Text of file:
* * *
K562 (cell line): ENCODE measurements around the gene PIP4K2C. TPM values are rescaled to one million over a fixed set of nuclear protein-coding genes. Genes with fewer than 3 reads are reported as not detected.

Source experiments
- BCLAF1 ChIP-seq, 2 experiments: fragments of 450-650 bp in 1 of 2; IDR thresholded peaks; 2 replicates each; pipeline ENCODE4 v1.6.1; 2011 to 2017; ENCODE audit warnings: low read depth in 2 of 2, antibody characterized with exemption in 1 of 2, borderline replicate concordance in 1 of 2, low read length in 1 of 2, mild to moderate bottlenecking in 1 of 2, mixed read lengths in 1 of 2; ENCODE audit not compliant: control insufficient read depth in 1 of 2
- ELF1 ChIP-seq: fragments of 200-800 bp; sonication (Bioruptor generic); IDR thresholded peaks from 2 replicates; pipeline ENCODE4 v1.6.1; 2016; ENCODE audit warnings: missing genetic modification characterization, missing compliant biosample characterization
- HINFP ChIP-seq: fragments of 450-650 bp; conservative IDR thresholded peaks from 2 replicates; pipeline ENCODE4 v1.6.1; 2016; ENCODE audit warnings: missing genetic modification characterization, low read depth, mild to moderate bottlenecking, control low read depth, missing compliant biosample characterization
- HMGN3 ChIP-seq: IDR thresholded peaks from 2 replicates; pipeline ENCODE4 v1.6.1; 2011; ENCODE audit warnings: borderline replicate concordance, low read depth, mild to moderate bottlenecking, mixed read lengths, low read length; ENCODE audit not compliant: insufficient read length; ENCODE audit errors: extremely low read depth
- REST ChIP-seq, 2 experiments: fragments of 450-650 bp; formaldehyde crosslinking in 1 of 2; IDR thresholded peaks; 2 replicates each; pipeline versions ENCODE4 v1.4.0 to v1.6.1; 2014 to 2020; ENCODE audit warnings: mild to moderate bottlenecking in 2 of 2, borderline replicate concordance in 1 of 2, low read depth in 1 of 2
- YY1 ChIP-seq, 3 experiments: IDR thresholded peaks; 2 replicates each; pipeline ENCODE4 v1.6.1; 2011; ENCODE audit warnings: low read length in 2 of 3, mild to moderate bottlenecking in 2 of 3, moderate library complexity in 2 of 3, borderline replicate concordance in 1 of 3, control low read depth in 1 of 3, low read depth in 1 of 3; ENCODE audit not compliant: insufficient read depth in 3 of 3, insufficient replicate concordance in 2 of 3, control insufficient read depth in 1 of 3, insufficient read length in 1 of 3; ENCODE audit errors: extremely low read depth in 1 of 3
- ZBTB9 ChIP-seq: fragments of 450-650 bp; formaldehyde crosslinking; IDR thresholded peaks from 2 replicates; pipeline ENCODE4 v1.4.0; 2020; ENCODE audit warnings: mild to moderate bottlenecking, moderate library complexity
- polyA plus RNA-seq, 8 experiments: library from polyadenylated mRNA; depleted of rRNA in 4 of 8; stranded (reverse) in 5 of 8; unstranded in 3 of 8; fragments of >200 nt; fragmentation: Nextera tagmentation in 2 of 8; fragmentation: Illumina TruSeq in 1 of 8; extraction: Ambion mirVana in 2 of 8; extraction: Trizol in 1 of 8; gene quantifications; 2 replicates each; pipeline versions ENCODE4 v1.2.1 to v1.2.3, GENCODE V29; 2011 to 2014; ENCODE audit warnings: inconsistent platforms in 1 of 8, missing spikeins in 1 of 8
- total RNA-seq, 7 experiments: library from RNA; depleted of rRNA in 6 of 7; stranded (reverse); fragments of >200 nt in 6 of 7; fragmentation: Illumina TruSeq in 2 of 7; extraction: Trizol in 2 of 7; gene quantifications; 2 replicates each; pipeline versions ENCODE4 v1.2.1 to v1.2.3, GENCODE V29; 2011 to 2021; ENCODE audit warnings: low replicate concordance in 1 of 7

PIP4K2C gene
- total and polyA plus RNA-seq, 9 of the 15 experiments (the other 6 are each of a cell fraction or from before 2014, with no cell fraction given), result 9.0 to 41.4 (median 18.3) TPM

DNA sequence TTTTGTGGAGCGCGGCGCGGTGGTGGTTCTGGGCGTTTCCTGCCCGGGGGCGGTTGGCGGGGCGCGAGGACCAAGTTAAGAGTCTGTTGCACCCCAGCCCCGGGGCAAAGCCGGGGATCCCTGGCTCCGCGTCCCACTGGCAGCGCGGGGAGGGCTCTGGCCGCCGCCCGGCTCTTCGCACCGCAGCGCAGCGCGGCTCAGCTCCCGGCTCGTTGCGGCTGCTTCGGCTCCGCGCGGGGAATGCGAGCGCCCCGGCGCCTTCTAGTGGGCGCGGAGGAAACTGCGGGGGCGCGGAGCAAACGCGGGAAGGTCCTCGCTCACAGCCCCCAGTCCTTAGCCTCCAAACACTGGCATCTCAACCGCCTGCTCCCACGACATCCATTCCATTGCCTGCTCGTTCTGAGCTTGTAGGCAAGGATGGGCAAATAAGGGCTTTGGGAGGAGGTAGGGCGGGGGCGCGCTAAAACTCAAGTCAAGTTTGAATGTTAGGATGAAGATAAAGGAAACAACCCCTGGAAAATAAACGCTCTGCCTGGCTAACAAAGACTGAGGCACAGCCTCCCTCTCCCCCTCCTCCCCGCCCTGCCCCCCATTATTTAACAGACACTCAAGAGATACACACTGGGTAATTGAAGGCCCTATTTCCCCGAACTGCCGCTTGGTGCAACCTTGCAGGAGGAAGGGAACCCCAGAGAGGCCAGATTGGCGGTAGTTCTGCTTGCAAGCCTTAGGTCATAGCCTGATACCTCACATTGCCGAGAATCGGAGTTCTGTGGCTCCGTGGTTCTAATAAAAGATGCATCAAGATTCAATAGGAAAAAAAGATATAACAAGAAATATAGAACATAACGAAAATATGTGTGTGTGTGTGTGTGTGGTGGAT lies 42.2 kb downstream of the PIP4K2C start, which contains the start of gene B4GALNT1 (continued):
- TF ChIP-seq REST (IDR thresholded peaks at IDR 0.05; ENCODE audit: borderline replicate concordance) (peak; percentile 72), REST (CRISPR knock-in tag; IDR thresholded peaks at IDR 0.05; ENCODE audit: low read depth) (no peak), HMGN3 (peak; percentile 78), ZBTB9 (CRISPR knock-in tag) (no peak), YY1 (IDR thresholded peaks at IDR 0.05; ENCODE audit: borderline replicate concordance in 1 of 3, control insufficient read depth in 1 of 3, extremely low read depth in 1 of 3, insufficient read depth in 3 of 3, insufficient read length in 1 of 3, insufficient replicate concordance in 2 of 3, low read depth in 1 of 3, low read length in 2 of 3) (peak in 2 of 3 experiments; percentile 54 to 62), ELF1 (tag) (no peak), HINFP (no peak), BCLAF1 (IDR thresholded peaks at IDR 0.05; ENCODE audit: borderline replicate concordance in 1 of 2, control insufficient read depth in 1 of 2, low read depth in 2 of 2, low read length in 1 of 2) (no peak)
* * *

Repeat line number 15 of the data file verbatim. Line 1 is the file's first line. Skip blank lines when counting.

- TF ChIP-seq REST (IDR thresholded peaks at IDR 0.05; ENCODE audit: borderline replicate concordance) (peak; percentile 72), REST (CRISPR knock-in tag; IDR thresholded peaks at IDR 0.05; ENCODE audit: low read depth) (no peak), HMGN3 (peak; percentile 78), ZBTB9 (CRISPR knock-in tag) (no peak), YY1 (IDR thresholded peaks at IDR 0.05; ENCODE audit: borderline replicate concordance in 1 of 3, control insufficient read depth in 1 of 3, extremely low read depth in 1 of 3, insufficient read depth in 3 of 3, insufficient read length in 1 of 3, insufficient replicate concordance in 2 of 3, low read depth in 1 of 3, low read length in 2 of 3) (peak in 2 of 3 experiments; percentile 54 to 62), ELF1 (tag) (no peak), HINFP (no peak), BCLAF1 (IDR thresholded peaks at IDR 0.05; ENCODE audit: borderline replicate concordance in 1 of 2, control insufficient read depth in 1 of 2, low read depth in 2 of 2, low read length in 1 of 2) (no peak)